I am a big fan of simple and readable code. Every line of code should be as self-explanatory as possible. Every line of code should be necessary. To achieve readable and simple code, there are two aspects: format and content. Here are some tips to help you write code that is readable and simple:
- Use indentation to lay out your code clearly. Use it consistently. If you work in a project, there should be a code template. Everyone in the team should adopt the same code format. Don’t mix spaces with tabs. I always have the IDE configured to display white spaces and tabs so that I can spot the mix and fix them. (Personally I love spaces.) Choose either spaces or tabs — and stick to it.
- Use meaningful variable names and method names. The code is much easier to maintain if it is self-explanatory. With meaningful identifiers, your code can talk itself instead of needing a separate comment line to explain what it does. Steer clear of single letter variable names. If your variable and method names have clear meaning, you will not normally need comments to explain what your code does.
- Comment your code if necessary. If the logic is very complex, such as regex queries, etc., use documentation to explain what the code is trying to do. Once there are comments, you need to ensure they are maintained. Unmaintained comments cause confusion. If you need to warn a maintainer about something, make sure you document it and make it standout, such as adding “WARNING” at the start of a comment. Sometimes a bug can be spotted and fixed more easily if the original author expresses their intention or puts a warning somewhere.
- Don’t check in commented-out code. Delete it to improve the readability. One of the common arguments for the commented-out code is that some day the commented-out code might be needed. The truth is that it might stay there for years, unmaintained and causing confusion. Even if one day you want to uncomment it, the code block might not compile nor work as expected as the base might have changed significantly. Don’t hesitate. Just DELETE it.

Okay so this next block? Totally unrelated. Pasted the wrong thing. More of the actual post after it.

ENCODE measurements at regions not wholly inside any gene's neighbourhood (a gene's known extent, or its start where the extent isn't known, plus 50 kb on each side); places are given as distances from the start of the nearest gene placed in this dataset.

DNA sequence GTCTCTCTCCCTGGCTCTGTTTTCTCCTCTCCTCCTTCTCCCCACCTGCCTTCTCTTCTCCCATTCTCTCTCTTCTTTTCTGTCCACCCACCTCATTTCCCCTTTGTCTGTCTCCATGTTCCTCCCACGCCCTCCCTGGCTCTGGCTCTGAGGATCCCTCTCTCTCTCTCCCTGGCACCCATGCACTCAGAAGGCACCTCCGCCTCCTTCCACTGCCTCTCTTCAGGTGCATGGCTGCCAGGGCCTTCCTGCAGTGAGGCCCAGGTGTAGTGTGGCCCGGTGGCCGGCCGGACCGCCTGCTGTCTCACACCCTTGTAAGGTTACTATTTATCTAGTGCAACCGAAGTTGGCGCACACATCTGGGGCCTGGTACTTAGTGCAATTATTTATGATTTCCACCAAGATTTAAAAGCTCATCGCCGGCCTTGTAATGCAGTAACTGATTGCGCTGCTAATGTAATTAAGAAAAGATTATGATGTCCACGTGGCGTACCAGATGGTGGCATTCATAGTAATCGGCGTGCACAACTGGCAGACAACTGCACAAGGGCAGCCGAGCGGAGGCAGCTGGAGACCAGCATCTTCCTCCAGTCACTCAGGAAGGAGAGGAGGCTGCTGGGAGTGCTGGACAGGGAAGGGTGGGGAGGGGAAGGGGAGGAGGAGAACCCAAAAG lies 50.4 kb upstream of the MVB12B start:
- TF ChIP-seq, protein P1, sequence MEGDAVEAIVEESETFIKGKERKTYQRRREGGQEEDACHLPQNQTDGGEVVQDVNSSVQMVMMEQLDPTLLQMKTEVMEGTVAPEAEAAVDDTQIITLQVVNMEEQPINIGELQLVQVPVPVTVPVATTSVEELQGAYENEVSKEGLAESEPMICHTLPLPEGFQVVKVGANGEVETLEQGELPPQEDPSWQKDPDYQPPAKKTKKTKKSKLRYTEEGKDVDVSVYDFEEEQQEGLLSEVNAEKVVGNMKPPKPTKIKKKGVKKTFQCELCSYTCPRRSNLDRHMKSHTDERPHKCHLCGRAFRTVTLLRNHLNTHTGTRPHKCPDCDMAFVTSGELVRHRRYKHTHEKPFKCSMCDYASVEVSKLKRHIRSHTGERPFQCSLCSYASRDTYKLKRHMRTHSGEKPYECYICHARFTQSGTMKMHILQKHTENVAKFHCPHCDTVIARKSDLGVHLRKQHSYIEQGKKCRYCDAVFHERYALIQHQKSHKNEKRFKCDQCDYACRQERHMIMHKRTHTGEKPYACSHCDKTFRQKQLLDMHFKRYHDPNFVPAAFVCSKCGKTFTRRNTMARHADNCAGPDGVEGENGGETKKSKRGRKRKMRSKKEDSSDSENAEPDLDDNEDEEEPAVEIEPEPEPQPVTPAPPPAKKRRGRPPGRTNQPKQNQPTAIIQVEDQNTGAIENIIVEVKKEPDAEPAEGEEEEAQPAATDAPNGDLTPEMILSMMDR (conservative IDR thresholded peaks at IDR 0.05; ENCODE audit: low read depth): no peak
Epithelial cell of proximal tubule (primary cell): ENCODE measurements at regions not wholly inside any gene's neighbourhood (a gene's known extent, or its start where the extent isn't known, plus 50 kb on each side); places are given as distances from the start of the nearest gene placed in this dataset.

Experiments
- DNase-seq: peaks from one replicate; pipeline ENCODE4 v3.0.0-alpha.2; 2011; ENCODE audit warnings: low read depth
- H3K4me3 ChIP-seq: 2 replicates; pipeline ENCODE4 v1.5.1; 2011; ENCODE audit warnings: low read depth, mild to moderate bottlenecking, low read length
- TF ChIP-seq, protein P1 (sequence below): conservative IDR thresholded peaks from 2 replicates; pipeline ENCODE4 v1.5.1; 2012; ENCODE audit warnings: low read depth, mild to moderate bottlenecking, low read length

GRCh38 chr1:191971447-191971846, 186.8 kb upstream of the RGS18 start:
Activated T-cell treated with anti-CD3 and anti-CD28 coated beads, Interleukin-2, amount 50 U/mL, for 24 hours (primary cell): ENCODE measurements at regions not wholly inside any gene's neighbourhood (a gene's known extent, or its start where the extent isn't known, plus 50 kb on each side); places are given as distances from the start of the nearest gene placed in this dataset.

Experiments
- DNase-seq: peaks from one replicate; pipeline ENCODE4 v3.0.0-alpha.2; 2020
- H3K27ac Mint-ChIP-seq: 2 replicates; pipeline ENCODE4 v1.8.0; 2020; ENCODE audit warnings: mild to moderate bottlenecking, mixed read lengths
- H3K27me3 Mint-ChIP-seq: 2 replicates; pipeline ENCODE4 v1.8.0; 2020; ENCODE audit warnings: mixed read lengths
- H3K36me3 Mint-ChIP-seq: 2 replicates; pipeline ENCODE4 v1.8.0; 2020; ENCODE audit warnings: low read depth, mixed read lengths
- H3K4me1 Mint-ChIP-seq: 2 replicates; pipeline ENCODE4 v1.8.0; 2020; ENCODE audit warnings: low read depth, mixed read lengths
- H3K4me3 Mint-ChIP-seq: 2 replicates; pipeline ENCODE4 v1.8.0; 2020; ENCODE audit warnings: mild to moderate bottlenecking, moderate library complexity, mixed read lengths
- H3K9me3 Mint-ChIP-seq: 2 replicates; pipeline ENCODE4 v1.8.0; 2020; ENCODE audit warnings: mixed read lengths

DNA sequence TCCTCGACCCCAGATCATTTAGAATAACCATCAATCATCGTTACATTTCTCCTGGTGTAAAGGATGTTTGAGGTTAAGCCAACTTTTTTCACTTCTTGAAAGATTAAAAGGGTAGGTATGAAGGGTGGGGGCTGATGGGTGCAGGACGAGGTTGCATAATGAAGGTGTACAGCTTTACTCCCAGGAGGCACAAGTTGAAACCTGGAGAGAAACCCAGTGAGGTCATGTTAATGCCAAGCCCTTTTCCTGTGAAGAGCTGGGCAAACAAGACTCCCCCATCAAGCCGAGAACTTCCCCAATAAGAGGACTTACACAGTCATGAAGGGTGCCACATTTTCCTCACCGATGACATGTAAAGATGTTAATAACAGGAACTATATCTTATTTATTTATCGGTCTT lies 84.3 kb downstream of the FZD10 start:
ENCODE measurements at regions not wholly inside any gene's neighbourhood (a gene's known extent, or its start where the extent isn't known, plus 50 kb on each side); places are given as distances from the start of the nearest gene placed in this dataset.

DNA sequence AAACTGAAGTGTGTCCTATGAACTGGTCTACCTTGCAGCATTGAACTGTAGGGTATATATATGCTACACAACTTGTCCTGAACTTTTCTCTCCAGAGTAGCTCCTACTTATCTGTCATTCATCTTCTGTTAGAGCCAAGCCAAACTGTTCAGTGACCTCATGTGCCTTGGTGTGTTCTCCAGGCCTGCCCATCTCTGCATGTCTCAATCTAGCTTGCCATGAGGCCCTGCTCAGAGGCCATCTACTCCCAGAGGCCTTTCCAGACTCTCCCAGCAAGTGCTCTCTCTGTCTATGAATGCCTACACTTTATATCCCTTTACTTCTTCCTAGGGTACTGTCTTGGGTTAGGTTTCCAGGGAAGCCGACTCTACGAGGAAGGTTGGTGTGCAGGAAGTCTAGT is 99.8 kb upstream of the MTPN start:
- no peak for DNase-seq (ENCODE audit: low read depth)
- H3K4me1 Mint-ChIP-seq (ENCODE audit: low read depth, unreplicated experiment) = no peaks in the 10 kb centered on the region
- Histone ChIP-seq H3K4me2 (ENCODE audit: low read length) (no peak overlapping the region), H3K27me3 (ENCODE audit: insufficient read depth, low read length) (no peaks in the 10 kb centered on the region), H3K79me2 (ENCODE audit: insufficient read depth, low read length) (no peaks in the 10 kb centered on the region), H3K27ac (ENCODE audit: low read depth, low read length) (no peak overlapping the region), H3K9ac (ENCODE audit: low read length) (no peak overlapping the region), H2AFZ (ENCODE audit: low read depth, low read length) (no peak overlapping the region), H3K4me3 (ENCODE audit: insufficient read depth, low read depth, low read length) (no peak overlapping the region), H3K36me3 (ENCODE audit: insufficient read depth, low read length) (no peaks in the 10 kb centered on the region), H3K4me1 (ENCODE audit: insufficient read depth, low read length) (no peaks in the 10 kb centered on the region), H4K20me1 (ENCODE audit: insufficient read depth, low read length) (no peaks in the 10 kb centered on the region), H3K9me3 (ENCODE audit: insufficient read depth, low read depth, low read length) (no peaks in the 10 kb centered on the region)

- Don’t over-engineer by adding any might-be-useful-in-the-future code. If you are tasked to deliver some functionality, don’t overdo it by including additional speculative logic. Any extra code runs the risk of introducing bugs and maintenance overhead.
- Avoid writing verbose code. Aim to write fewer lines of code to achieve a task. More lines introduce more bugs. Prototype first via brainstorming to get the task done, and then polish the code. Make sure each line has a strong reason to exist. If you are a manager or architect, don’t judge your developers by how many lines code they deliver but by how clean and readable their code is.
- Learn functional programming, if not already. One of the advantages of using features introduced in Java 8, such as lambdas and streams, is that these features can help to improve your code readability.
- Adopt pair programming. Pair programming is a great way for a junior developer to learn from someone who is more experienced. It is also a great way to write meaningful code as you need to explain your choices and reasoning to the other person. A great process encourages you to write code with care instead of dumping code.
Code will have fewer bugs if it is simple and readable: code that is complex is likely to have more bugs; code that is not easily understood is likely to have more bugs. Hopefully, these tips can help you to improve your skills and your code, to deliver code that is simple and readable!